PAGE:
This autumn, The Hague Museum of Photography will be staging a major retrospective of the work of Hans Eijkelboom. Over the past 40 years this artist and photographer’s work has been a continual exploration of the structure and interpretation of identity. His best-known work includes his photographic series featuring unsuspecting people walking along shopping streets in the major cities of the world. Identities 1970 – 2017 will feature work ranging from his early career in the 1970s to his most contemporary street photography, including a new series on shoppers in The Hague.
For more than 25 years Hans Eijkelboom (b. Arnhem, 1949) has been photographing the restless crowds that pass through city centres. With his camera at chest level, he goes looking for commonalities and resemblances in the appearance and behaviour of chance passers-by. In the resulting series of snapshots, you are first struck by the similarities: green parkas with blue jeans, short denim skirts with black leggings, Rolling Stones t-shirts, and sleeveless checked shirts. Only gradually do you notice how much effort everyone has put into finding a distinctive combination or some other way of adding their own twist to the current fashion. This body of work, which by now consists of almost 6,000 Photo Notes, shows how difficult it is to fulfil our desire for individuality within the framework of consumer society.
In the 1970s, when a young Eijkelboom was just embarking on his career, conceptual art was still in its heyday. Rather than focusing on the material execution of a work of art, the artists in this movement underlined the importance of the concept and idea. They rejected the more traditional view of art, which starts with the object itself. By extension, some artists also questioned the notion of high and low art.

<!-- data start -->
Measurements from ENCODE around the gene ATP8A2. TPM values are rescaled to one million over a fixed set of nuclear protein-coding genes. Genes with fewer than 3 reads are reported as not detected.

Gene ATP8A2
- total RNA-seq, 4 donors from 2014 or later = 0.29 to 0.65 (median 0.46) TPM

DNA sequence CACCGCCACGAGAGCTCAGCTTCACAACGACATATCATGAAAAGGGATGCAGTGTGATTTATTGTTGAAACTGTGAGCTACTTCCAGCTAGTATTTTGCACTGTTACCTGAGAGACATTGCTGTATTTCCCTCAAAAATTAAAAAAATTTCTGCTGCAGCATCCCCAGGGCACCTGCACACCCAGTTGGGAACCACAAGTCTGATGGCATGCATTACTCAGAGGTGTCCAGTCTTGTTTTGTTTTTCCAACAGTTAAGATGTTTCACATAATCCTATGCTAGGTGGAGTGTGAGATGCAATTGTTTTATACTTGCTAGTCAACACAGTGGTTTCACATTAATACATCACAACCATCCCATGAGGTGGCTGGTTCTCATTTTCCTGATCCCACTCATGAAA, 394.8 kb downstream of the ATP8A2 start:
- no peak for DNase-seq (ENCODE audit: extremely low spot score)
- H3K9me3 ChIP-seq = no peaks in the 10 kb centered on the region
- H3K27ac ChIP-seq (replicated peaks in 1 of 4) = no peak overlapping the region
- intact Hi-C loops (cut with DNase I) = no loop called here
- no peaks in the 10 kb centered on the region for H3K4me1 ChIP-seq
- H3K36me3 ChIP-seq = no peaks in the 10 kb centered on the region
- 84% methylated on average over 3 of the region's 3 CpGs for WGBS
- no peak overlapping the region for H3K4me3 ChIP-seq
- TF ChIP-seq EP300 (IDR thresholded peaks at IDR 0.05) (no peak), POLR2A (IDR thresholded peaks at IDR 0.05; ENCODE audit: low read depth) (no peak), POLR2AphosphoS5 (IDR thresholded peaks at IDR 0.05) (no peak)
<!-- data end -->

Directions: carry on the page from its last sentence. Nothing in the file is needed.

Photography was an important medium in these developments. Snapshots made their entry into the world of art, enabling artists to devote minimal attention to the actual material production of the work. Hans Eijkelboom was greatly influenced by conceptual art. His debut was at the famous Sonsbeek exhibition in 1971, which included work by conceptual artists like Carl Andre, Robert Smithson and Ed Ruscha.
Eijkelboom was himself often the subject of his early work. For With My Family (1973), he asked mothers with two children to sit with him on the sofa for a photograph. The result is a series of ‘family snapshots’, each of which looks authentic, but when seen together they raise questions about how easily the father can be replaced in a family.
For the Beautiful series (1979) Eijkelboom explored outsiders’ prejudices about each other. He asked a random passer-by to point out a ‘beautiful’ person in the street. He then made a portrait of the person in question, and asked him or her to do the same. The series ends when the subject of the photograph cannot find anyone they think is beautiful.
Much of Eijkelboom's work has been published in photo books. His best-known books include In de Krant ('In the Newspaper', 1978), which consists of newspaper photos in which Eijkelboom can be spotted in the background, 10-Euro Outfits (2010), with thirty self-portraits in outfits that cost 10 euros at most, and People of the 21st Century (2014), a collection of his Photo Notes made in fifty different cities. In the Hague Museum of Photography, you can see the original works reproduced in these books.
This year Eijkelboom's work will also be on display at Documenta 14. Until 16 July, the National Museum of Contemporary Art in Athens exhibited his work The Street & Modern Life. This series of portraits of shoppers and other works will be shown in Kassel until 17 September.
A catalogue in English, Dutch and German, entitled Photo Concepts 1970 -> will be published to accompany the exhibition in Fotomuseum Den Haag. It will contain an overview of more than sixty works and photographic series by Hans Eijkelboom. (Snoeck Publishing)
The exhibition has been organised in close collaboration with Die Photographische Sammlung/SK Stiftung Kultur in Cologne, and with financial support from the Mondrian Fund.
The Hague Museum of Photography is also grateful for the support of its Chief Sponsor, the renowned Dutch law firm of Pels Rijcken & Droogleever Fortuijn, and the Erik Bos Fund.